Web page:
The housing market has returned to stability with exchanges up one per cent year on year and the average house price some 3.3 per cent higher during the course of 2017.
The figures come from TwentyCI, the marketing and data intelligence group that runs - amongst other things - the ViewMyChain sales progression tool.
However, within that broadly stable landscape the group says London continues to show a marked disparity from the rest of the UK in terms of both exchanges (down two per cent) and prices (down five per cent).
Inside the capital West London achieved the highest average asking price in the final quarter, although prices in that area were still down two per cent year-on-year. North London suffered the greatest decline in house prices, down 13 per cent annually, while south east London was the only area of the capital to see prices rise, up three per cent year-on- year.
Wales bucked the trend in the other direction with a stark 11 per cent increase in exchanges year-on-year.
Outside of London, Bristol and Birmingham achieved the highest average asking price in the final quarter of the year. Birmingham also say the greatest increase in asking prices year-on-year along with Edinburgh, both up eight per cent, following by Manchester up six per cent.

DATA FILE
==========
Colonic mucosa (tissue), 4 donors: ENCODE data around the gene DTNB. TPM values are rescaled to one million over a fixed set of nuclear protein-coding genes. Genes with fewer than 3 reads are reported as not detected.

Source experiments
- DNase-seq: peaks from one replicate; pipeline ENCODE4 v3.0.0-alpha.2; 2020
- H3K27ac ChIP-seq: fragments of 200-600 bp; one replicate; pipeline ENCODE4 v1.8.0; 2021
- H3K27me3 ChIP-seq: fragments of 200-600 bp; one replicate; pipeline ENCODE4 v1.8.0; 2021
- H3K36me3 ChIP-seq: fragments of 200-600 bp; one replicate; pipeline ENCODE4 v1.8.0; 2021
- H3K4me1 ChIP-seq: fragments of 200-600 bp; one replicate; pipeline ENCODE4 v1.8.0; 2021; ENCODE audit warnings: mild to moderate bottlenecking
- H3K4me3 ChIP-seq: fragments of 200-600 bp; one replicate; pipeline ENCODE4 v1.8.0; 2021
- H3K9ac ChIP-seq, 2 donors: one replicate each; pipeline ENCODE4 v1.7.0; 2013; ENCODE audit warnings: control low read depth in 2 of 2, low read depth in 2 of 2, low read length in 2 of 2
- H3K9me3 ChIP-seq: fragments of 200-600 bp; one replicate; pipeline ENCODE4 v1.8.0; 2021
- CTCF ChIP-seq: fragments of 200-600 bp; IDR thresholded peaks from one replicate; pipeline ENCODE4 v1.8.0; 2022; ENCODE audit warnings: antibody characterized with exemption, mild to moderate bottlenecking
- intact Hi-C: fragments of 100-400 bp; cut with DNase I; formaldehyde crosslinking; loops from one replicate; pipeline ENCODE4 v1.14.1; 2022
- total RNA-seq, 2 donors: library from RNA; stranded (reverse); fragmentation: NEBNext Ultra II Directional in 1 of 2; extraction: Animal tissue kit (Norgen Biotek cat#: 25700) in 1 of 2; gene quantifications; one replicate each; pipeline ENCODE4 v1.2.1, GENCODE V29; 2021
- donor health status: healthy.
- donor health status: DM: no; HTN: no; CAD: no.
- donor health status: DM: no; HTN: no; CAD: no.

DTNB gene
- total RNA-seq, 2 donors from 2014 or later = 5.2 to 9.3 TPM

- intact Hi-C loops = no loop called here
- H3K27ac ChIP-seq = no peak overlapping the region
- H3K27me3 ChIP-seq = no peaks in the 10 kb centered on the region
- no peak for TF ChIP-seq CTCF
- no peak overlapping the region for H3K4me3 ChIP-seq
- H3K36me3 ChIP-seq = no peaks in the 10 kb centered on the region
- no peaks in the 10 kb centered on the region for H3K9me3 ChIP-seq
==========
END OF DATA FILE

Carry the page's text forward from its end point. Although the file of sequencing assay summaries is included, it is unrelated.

Across the UK as a whole, unsurprisingly it was the most expensive properties priced at £5m and above which suffered the most in the last year with a 22 per cent annual decline in exchanges.
However there was a 10 per cent increase in the number of exchanges of properties priced at £500,000 to £750,000.
TwentyCI revealed earlier this month that online-only estate agents’ market share had increased by 13 per cent in the last quarter of 2017, but still made up just six per cent of the overall market.